American Chemical Society
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Takes Two to Tango: Choreography of the Coadsorption of CTAB and Hexanol at the Oil–Water Interface

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journal contribution
posted on 2019-09-26, 15:34 authored by Regina K. Ciszewski, Brittany P. Gordon, Benjamin N. Muller, Geraldine L. Richmond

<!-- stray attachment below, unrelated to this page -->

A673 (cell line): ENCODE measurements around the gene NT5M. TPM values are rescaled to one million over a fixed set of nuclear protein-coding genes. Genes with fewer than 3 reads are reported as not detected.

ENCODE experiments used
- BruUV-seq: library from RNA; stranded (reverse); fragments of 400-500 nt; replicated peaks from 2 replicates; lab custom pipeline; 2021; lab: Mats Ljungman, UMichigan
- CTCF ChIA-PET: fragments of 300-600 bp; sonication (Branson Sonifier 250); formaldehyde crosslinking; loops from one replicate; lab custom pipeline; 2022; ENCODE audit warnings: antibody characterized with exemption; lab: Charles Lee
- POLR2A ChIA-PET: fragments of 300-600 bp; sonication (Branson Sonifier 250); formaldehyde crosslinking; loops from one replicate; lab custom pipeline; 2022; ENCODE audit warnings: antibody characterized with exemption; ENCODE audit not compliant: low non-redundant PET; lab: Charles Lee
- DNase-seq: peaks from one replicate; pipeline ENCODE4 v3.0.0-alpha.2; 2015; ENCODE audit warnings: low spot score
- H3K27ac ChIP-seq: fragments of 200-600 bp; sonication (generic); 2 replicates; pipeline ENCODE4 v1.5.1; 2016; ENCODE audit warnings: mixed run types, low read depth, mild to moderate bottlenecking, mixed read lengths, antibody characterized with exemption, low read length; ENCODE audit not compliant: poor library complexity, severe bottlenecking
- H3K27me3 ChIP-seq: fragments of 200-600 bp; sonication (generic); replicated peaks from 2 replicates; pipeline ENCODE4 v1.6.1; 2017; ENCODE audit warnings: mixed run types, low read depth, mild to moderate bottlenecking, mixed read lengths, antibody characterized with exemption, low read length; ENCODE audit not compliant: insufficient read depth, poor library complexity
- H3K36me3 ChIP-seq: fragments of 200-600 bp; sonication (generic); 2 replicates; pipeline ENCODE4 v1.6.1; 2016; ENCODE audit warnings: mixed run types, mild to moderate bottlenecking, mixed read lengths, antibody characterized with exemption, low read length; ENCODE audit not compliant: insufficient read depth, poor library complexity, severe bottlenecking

Mixed surfactant systems at the oil–water interface play a vital role in applications ranging widely from drug delivery to oil-spill remediation. Synergistic mixtures are superior emulsifiers and more effective at modifying surface tension than either component alone. Mixtures of surfactants with dissimilar polar head groups are of particular interest because of the additional degree of control they offer. The interplay of hydrophobic and electrostatic effects in these systems is not well understood, in part because of the difficulty in examining their behavior at the buried oil–water interface where they reside. Here, surface-specific vibrational sum frequency spectroscopy is utilized in combination with surface tensiometry and computational methods to probe the cooperative molecular interactions between a cationic surfactant cetyltrimethylammonium bromide (CTAB) and a nonionic alcohol (1-hexanol) that induce the two initially reluctant surfactants to coadsorb synergistically at the interface. A careful deuteration study of CTAB reveals that hexanol cooperates with CTAB such that both molecules preferentially orient at the interface for sufficiently large enough concentrations of hexanol. This work’s methodology is unique and serves as a guide for future explorations of macroscopic properties in these complex systems. Results from this work also provide valuable insights into how interfacial ordering impacts surface tensiometry measurements for nonionic surfactants.